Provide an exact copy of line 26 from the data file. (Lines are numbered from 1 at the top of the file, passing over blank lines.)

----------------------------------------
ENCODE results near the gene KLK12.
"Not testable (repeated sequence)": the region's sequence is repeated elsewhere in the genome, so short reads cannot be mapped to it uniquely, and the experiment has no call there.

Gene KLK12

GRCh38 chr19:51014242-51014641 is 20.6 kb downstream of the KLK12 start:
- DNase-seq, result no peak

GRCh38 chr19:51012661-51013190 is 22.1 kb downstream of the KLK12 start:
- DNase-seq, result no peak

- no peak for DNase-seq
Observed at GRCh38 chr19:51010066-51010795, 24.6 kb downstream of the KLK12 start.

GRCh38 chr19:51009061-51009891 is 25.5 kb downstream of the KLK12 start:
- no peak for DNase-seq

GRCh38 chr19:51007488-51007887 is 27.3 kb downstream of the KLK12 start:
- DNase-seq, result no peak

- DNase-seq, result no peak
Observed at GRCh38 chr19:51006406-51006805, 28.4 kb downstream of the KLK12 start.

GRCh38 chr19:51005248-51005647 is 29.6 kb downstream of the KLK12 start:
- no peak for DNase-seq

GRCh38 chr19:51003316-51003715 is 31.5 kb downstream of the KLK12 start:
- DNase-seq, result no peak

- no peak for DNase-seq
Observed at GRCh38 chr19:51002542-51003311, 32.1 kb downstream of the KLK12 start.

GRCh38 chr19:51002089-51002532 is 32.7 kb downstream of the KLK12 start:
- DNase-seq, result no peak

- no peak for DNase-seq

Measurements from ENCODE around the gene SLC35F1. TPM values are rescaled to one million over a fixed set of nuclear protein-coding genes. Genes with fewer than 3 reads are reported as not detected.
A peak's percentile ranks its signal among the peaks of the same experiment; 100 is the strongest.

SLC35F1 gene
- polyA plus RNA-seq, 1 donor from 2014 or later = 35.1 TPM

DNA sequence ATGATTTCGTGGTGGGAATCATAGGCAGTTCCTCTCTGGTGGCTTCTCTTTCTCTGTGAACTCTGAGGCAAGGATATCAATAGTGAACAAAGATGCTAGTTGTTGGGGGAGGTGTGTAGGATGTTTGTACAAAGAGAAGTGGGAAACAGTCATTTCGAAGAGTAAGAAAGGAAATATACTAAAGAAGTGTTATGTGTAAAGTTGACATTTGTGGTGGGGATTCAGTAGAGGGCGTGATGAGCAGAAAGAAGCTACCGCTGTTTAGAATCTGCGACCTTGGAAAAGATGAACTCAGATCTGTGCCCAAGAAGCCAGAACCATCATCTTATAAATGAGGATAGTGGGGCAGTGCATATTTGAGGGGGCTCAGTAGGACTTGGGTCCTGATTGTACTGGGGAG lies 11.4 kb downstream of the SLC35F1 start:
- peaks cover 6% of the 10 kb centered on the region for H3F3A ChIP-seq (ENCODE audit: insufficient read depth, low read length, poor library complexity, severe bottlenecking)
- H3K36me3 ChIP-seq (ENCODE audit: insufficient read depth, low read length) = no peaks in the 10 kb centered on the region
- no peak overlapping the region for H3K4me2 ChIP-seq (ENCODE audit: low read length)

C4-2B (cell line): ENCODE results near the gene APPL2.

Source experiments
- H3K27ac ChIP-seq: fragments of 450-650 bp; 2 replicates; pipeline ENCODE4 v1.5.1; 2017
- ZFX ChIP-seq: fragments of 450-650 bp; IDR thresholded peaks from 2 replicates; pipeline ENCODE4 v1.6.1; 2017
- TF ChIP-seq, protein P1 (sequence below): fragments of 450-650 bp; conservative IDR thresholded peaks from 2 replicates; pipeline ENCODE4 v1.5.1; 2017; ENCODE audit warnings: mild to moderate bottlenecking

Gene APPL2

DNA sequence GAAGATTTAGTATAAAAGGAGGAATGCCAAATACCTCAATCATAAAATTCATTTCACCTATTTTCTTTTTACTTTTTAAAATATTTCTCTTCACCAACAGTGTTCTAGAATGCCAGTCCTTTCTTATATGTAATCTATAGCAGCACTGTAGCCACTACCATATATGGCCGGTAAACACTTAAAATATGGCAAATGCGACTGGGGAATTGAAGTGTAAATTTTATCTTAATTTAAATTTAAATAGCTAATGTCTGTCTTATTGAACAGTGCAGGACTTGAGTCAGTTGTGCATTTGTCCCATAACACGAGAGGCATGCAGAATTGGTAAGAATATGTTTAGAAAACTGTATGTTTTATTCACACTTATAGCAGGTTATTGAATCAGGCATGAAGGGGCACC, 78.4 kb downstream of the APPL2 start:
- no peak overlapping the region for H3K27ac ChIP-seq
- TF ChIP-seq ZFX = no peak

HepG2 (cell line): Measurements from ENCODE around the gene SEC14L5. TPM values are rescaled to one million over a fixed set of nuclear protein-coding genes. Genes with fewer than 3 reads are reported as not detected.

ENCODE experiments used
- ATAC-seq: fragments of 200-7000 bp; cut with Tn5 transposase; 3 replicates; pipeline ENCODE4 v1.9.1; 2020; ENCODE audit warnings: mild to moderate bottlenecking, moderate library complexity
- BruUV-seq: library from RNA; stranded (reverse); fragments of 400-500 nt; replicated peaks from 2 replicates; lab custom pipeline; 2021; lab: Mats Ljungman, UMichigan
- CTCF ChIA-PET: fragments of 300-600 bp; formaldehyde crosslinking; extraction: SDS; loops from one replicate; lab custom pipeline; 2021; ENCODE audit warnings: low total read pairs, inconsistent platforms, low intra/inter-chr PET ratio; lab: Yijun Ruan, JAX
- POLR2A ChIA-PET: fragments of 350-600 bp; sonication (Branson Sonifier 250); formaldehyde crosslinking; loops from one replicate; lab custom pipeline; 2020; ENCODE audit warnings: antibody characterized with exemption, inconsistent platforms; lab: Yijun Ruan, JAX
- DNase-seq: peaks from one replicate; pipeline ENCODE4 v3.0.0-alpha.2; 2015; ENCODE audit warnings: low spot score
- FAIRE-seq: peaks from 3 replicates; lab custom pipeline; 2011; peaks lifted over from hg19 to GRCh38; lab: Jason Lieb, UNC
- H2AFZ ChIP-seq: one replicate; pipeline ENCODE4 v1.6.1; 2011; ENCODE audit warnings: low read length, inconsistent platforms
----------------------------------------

A peak's percentile ranks its signal among the peaks of the same experiment; 100 is the strongest.